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Section 1: 8-K (8-K)

Quarterly_Results_Teleconference_8K_1Q18

 

 

UNITED STATES

SECURITIES AND EXCHANGE COMMISSION

Washington, D.C.  20549

 

FORM 8-K

 

CURRENT REPORT

Pursuant to Section 13 or 15(d) of

The Securities Exchange Act of 1934

 

Date of Report (Date of earliest event reported):  April 19, 2018

 

logo-3

 

RLI Corp.

(Exact name of registrant as specified in its charter)

 

 

 

 

 

 

Illinois

 

001-09463

 

37-0889946

(State or other jurisdiction

 

(Commission

 

(IRS Employer

of incorporation)

 

File Number)

 

Identification No.)

 

9025 North Lindbergh Drive, Peoria, IL

 

61615

(Address of principal executive offices)

 

(Zip Code)

 

Registrant’s telephone number, including area code: (309) 692-1000

 

Not applicable

(Former name or former address, if changed since last report.)

 

Check the appropriate box below if the Form 8-K filing is intended to simultaneously satisfy the filing obligation of the registrant under any of the following provisions:

 

☐ Written communications pursuant to Rule 425 under the Securities Act (17 CFR 230.425)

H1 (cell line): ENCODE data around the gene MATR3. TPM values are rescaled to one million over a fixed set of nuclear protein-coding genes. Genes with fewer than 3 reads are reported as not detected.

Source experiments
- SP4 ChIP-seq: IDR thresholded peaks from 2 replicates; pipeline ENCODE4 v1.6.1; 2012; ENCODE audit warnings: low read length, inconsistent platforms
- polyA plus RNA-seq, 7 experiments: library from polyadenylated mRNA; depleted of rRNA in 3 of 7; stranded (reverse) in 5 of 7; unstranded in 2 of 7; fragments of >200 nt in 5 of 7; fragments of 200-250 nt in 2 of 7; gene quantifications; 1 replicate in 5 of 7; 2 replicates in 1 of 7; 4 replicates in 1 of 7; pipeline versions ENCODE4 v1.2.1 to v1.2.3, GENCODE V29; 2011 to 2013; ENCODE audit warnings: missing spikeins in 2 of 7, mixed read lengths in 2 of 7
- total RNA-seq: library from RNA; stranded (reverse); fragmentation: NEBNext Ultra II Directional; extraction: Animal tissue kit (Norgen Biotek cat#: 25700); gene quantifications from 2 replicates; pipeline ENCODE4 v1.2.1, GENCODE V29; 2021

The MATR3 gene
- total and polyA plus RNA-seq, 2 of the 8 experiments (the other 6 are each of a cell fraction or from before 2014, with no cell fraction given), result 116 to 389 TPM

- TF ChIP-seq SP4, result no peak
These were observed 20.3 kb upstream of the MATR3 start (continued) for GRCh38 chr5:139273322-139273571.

☐ Soliciting material pursuant to Rule 14a-12 under the Exchange Act (17 CFR 240.14a-12)

 

☐ Pre-commencement communications pursuant to Rule 14d-2(b) under the Exchange Act (17 CFR 240.14d-2(b))

 

☐ Pre-commencement communications pursuant to Rule 13e-4(c) under the Exchange Act (17 CFR 240.13e-4(c))

 

Indicate by check mark whether the registrant is an emerging growth company as defined in Rule 405 of the Securities Act of 1933 (§230.405 of this chapter) or Rule 12b-2 of the Securities Exchange Act of 1934 (§240.12b-2 of this chapter).

 

Emerging growth company

 

If an emerging growth company, indicate by check mark if the registrant has elected not to use the extended transition period for complying with any new or revised financial accounting standards provided pursuant to Section 13(a) of the Exchange Act.

 

 

 

 


 

Item 7.01Regulation FD Disclosure